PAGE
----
I have joined a mad Irishman on a cycling trip around the world.

Sunday, 16 December 2012

Nepal and India, two very different countries

Oh I miss Nepal. Nepal was quiet, serene, peaceful and despite it being high season, not too busy. The people were lovely and friendly, the tea houses were cozy havens at the end of a (not too) long day trekking and the goats and yaks provided plenty of entertainment. Our bags started out quite heavy, we rented completely unnecessary camping equipment for our trail run but once we'd whittled down our gear and I'd eaten the two kilos of chocolate which is required for any long walks, we were all set for the Annapurna circuit. This is a two and a half week long walk around the Himalayas ending in a big climb over a pass at 5000ish meters. We even had snow on the last day! It was very beautiful and pretty rewarding. By the time we climbed the last ascent of the famous Poon Hill, we were flying up there, leaving all the nerds in their fancy hiking gear and walking poles gasping for breath!

Our first homestay with a Tamang family

This baby could really boogie

Cute Nepali kid collecting flowers

"Yes of COURSE we need all this stuff! Stop asking me!"

Hanging out the washing


Sun rise near Langtang


Three o'clock goat block!

Relaxing after a hard day's climb


Up and up and up and up

The last day climbing


Julian takes us off the beaten track

Sun rise over the Annapurnas at Poon Hill

Then we went to India. India has blurred into one hectic, noisy, stinky, starey, scam filled and really quite stressful blur. Quite a contrast to our peaceful meanderings around the Nepali mountains. Our first experience was Varanasi, a holy city on the Ganges, during one of its seemingly endless festivals, Durga Puja. This is when hundreds of statues of a goddess sitting on a tiger are built, visited by hundreds of thousands of people over a few days, and then dragged unceremoniously through the streets and chucked into the Ganges. It was mental. It was especially mental for Julian who had taken up the nice hotel owner's offer of a lassi only to realise an hour or so later it was green because it was full of bhang. Bhang is a product of marijuana which is legal in holy cities in India. Completely stoned out of his mind Julian only just managed to direct us through the hoards of dancing Indian men, I was completely lost as usual and busy contending with the overly friendly young lads.

Rudey-dudey sculptures at Khajaraho

Early morning at the Taj Mahal
The worst smog on record at Delhi's Gate of India
Indian Sarus

The cities didn't seem too bad after Varanasi. Delhi was smothered in smog, we stayed in Agra just long enough to see the Taj and Jaipur was a war zone during Diwali. In Jaipur we stayed with a man we'd met in Oregon state when we were cycling in the US last year. As a member of the Lion's Club Hemant likes to cycle for a few weeks in the country where the annual Lion's Club meeting is held that year. Last year it was the US, this year it was South Korea and next year will be Hungary. When we met him he said we must stay with him when we get to India. When we got in contact with us he said we were late, he'd been expecting us in February, but we must come and stay in his house in Jaipur. His wife fed us delicious home cooked food, we played violent video games with his son and we cooked everybody pancakes.We were thoroughly looked after, a lovely family atmosphere amidst the chaos of Diwali.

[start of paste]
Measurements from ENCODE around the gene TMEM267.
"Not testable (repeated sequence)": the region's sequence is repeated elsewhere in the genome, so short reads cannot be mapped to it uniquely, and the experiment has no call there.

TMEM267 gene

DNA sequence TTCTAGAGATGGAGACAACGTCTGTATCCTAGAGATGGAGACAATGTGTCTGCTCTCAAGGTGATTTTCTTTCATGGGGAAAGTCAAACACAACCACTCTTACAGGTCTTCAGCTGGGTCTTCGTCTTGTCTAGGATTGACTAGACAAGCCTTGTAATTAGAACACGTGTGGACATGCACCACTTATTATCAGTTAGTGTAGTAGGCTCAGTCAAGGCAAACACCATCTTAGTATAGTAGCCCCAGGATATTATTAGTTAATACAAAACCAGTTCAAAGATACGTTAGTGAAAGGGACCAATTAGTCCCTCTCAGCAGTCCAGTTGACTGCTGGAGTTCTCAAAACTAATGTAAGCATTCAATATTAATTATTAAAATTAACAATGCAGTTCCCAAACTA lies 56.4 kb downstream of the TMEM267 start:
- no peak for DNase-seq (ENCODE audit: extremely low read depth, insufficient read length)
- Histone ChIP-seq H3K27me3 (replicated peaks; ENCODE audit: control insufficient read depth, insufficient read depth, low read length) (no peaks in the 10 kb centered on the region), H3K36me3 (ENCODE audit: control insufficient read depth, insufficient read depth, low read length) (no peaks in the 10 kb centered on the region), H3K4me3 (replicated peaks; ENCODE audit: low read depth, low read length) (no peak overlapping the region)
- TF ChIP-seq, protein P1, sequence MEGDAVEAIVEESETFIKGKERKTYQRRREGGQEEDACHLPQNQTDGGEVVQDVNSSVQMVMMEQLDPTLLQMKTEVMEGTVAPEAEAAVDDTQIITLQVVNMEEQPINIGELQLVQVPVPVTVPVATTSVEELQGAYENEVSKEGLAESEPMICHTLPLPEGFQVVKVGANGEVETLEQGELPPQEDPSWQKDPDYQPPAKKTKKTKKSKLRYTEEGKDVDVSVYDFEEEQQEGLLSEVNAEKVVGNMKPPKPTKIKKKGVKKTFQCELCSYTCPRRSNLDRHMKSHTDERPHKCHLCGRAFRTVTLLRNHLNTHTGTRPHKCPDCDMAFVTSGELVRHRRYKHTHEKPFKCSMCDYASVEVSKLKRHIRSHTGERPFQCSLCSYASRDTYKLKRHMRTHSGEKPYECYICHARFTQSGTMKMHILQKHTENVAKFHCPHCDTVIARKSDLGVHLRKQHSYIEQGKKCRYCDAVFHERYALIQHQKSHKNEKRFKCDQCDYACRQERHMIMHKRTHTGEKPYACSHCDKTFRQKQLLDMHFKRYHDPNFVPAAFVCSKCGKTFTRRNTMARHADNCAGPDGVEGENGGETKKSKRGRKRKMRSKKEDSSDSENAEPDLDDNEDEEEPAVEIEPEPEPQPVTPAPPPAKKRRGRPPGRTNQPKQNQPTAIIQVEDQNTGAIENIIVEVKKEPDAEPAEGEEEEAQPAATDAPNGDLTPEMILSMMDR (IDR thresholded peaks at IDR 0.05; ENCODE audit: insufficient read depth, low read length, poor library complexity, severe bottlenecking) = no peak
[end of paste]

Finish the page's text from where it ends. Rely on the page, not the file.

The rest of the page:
Girls posing for photos

Elephant dodging

The foyer of the cinema in Jaipur

No Horn, please no Horn!


Diwali is the "festival of lights" It is the biggest festival of the year and is the equivalent of our New Years Eve except it lasts for five days. I felt under siege for at least a week. Fireworks and bangers exploded continuously all day and night. Some of the bangers were loud enough and bright enough to blind and deafen a person for at least five seconds. In fact, as a small boy told me with glee, a Tiger Bomb 20 (a legal firework) can blow a hole in a wall. Even with ear plugs in (my new must have accessory for any time of the day or night in India) it was hard to believe we were not in the midst of a full blown war. Once as we sat eating dinner on a rooftop (after Diwali was officially over) we had to leap from our seats to avoid a rocket which had been set off on the next roof top and was heading right for us. It missed me by millimeters. India is not a relaxing place.

Our hotel during Dewali

Fireworks over the city

City lights

Not many safety measures